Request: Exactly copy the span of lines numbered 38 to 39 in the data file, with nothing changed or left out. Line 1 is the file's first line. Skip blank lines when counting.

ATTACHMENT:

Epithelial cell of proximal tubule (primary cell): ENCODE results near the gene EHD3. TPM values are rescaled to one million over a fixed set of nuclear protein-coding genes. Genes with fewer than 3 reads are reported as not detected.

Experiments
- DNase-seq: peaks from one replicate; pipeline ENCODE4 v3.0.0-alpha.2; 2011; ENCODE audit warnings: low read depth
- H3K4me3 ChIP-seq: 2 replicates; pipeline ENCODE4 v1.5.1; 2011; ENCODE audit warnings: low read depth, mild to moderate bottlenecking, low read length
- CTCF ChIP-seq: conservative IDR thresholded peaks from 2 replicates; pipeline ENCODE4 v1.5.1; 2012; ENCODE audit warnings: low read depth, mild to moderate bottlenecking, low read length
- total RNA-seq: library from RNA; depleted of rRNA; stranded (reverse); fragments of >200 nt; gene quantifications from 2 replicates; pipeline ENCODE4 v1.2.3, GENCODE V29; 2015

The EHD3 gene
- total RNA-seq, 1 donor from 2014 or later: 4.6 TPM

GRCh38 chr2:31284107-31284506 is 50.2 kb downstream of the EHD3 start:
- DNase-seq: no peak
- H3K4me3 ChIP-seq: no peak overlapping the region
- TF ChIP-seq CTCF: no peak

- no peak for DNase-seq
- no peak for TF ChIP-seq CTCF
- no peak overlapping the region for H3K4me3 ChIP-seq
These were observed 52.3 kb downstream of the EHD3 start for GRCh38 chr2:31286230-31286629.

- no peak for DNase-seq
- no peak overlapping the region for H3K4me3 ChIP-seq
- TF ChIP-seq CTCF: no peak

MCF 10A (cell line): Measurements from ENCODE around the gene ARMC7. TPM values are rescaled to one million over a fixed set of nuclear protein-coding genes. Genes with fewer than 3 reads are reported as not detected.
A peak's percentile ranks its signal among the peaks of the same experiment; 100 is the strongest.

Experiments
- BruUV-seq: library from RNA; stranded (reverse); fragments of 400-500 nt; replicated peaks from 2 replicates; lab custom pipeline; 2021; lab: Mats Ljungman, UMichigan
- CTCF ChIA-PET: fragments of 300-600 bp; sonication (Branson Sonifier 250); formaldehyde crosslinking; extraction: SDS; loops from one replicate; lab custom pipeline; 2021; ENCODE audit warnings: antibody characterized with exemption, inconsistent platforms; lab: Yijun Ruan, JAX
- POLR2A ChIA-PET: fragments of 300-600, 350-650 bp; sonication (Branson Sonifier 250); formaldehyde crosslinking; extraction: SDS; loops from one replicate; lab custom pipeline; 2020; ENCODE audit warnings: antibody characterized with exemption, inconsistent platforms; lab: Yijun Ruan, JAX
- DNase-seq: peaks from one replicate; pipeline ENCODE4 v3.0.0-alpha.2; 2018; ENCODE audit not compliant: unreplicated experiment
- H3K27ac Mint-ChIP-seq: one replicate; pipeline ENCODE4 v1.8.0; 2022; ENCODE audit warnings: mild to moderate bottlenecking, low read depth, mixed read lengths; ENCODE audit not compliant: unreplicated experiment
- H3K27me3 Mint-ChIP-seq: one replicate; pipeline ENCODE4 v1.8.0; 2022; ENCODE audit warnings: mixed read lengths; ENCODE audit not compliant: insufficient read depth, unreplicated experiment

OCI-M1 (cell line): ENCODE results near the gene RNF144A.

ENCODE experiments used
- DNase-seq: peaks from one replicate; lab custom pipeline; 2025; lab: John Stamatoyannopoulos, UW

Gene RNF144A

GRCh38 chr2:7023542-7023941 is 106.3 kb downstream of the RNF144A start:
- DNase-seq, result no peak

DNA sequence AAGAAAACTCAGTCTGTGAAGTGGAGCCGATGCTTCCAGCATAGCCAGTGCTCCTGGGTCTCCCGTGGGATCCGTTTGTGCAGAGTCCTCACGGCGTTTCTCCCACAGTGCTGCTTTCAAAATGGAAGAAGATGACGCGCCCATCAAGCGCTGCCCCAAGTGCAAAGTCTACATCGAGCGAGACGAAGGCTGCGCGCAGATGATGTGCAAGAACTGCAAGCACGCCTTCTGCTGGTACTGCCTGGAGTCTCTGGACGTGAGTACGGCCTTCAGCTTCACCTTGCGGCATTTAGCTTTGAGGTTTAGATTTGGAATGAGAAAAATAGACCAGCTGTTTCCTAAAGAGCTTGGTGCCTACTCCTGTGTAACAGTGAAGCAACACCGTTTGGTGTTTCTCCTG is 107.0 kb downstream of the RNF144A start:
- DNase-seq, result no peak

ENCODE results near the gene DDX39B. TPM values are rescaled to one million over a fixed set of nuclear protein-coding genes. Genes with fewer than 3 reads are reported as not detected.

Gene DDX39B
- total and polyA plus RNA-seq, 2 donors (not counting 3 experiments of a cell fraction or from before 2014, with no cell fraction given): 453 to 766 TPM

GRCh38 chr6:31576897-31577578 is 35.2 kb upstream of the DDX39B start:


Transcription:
Gene DDX39B
- total and polyA plus RNA-seq, 2 donors (not counting 3 experiments of a cell fraction or from before 2014, with no cell fraction given): 453 to 766 TPM